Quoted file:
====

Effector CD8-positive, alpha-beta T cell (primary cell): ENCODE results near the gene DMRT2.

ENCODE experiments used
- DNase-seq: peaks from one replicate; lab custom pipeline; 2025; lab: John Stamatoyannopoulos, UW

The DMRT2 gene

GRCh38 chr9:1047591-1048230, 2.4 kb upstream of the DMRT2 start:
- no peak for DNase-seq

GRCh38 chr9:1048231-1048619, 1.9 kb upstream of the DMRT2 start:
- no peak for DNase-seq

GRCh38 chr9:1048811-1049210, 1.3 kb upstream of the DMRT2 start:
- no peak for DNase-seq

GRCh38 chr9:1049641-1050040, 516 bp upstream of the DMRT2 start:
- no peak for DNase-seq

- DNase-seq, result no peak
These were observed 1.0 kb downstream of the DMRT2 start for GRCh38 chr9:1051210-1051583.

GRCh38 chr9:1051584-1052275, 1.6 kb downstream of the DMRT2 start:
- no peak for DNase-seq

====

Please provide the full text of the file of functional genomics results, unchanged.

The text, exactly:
Effector CD8-positive, alpha-beta T cell (primary cell): ENCODE results near the gene DMRT2.

ENCODE experiments used
- DNase-seq: peaks from one replicate; lab custom pipeline; 2025; lab: John Stamatoyannopoulos, UW

The DMRT2 gene

GRCh38 chr9:1047591-1048230, 2.4 kb upstream of the DMRT2 start:
- no peak for DNase-seq

GRCh38 chr9:1048231-1048619, 1.9 kb upstream of the DMRT2 start:
- no peak for DNase-seq

GRCh38 chr9:1048811-1049210, 1.3 kb upstream of the DMRT2 start:
- no peak for DNase-seq

GRCh38 chr9:1049641-1050040, 516 bp upstream of the DMRT2 start:
- no peak for DNase-seq

- DNase-seq, result no peak
These were observed 1.0 kb downstream of the DMRT2 start for GRCh38 chr9:1051210-1051583.

GRCh38 chr9:1051584-1052275, 1.6 kb downstream of the DMRT2 start:
- no peak for DNase-seq